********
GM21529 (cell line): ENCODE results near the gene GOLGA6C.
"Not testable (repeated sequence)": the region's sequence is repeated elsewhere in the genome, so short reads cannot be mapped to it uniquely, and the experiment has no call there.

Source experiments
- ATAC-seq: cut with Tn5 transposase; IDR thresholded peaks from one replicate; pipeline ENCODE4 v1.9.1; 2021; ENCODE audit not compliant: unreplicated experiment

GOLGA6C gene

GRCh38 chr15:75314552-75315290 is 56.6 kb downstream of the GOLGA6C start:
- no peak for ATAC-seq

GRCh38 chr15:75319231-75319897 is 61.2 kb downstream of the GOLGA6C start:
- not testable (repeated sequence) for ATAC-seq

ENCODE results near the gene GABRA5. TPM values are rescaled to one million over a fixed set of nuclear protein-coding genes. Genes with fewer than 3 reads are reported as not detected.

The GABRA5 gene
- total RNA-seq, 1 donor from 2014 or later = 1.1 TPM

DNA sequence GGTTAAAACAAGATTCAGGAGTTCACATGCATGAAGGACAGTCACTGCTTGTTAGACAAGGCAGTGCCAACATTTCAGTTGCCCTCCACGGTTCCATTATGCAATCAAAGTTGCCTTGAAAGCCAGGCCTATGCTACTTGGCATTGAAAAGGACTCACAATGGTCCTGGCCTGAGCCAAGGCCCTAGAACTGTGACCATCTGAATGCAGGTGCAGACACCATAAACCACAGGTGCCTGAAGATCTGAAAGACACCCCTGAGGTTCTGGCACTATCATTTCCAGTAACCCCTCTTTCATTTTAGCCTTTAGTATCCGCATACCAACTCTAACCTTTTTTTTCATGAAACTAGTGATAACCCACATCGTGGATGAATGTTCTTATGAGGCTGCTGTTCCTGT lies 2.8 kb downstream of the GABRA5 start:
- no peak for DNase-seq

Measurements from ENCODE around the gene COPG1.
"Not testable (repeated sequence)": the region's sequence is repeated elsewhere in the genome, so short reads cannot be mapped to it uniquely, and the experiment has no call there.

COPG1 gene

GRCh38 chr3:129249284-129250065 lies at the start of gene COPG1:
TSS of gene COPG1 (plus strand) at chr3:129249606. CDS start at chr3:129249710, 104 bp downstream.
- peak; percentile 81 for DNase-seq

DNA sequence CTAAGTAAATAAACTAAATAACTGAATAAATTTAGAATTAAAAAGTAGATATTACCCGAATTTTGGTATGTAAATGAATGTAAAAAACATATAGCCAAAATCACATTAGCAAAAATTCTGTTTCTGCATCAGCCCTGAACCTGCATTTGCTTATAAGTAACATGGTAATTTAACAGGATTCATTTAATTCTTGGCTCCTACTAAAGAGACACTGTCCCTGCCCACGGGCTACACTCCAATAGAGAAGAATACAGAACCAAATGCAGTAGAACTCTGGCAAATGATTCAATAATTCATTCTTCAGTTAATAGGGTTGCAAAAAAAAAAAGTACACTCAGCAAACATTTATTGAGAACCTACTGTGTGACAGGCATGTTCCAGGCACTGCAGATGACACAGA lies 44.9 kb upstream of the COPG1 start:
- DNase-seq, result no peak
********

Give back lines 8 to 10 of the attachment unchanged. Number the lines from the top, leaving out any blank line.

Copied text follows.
GRCh38 chr15:75319231-75319897 is 61.2 kb downstream of the GOLGA6C start:
- not testable (repeated sequence) for ATAC-seq

ENCODE results near the gene GABRA5. TPM values are rescaled to one million over a fixed set of nuclear protein-coding genes. Genes with fewer than 3 reads are reported as not detected.